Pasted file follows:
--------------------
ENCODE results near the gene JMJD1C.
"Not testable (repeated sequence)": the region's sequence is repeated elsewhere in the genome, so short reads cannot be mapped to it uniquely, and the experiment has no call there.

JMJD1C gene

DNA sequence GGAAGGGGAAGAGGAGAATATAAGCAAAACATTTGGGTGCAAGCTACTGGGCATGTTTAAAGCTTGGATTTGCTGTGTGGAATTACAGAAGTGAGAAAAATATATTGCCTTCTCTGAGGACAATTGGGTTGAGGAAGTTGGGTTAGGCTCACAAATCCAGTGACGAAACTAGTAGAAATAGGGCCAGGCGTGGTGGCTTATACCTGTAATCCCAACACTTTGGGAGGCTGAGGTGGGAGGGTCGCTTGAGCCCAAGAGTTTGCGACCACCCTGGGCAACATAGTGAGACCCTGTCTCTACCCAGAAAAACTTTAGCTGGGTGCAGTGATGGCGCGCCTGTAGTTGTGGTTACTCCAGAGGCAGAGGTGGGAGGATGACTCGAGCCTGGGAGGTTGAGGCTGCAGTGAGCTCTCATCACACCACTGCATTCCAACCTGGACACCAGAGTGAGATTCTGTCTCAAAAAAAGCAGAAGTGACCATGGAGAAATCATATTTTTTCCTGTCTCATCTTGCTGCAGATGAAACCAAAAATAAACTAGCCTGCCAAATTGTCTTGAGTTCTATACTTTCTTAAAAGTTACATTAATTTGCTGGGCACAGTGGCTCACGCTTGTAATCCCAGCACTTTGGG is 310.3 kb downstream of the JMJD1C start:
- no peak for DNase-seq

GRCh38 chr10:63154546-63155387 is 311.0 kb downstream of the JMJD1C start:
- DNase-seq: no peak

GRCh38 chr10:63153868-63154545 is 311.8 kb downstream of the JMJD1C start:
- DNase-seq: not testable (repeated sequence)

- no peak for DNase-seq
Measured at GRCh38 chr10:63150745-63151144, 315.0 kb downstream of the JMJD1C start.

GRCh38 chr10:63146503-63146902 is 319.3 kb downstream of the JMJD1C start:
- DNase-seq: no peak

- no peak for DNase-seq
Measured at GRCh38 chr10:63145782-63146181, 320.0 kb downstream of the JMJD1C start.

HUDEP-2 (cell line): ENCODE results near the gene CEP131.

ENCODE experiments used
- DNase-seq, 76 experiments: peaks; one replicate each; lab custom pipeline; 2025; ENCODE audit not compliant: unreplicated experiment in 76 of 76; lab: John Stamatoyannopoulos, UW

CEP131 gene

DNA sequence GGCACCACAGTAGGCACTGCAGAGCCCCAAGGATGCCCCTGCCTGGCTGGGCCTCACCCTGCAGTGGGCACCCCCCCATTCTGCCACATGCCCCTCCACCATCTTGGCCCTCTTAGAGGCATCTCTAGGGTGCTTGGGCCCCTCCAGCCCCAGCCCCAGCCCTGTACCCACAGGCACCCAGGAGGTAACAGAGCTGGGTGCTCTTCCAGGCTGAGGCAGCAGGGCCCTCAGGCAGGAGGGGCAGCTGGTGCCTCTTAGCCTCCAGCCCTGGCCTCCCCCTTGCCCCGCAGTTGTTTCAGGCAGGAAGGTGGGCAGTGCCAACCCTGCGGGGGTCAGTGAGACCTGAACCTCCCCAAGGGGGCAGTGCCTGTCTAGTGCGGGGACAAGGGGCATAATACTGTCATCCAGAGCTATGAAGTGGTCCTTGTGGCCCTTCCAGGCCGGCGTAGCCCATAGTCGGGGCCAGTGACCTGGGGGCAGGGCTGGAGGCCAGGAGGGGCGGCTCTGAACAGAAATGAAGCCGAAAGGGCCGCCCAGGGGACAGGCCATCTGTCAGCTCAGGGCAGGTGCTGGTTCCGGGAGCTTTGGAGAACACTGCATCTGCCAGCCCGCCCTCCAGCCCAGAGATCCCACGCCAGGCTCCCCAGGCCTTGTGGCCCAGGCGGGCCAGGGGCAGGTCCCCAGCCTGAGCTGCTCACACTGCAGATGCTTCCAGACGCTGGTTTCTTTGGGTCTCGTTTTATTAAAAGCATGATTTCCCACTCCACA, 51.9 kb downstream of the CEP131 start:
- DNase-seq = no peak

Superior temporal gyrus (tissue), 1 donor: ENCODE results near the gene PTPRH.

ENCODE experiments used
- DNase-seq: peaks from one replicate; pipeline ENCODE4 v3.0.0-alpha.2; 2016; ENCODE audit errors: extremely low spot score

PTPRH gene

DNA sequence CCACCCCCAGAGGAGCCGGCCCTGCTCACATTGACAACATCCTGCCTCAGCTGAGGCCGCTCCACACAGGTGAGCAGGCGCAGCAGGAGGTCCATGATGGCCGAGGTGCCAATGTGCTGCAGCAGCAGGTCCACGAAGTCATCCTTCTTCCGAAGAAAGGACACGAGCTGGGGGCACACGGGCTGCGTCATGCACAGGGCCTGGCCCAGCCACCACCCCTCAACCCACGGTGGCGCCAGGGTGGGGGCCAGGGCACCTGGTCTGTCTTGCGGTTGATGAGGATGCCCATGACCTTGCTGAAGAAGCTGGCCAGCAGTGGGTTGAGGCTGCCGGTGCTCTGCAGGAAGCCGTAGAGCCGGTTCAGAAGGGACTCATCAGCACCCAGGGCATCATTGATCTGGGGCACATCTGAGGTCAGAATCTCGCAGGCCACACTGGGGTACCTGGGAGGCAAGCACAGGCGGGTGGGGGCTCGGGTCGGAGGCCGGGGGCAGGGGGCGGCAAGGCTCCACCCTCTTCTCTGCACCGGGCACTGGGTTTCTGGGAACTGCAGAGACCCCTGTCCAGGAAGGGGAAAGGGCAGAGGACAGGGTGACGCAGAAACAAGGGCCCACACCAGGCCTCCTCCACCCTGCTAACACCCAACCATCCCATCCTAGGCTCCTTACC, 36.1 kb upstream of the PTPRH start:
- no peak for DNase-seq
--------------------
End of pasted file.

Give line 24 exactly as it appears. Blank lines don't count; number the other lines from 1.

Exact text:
- DNase-seq: peaks from one replicate; pipeline ENCODE4 v3.0.0-alpha.2; 2016; ENCODE audit errors: extremely low spot score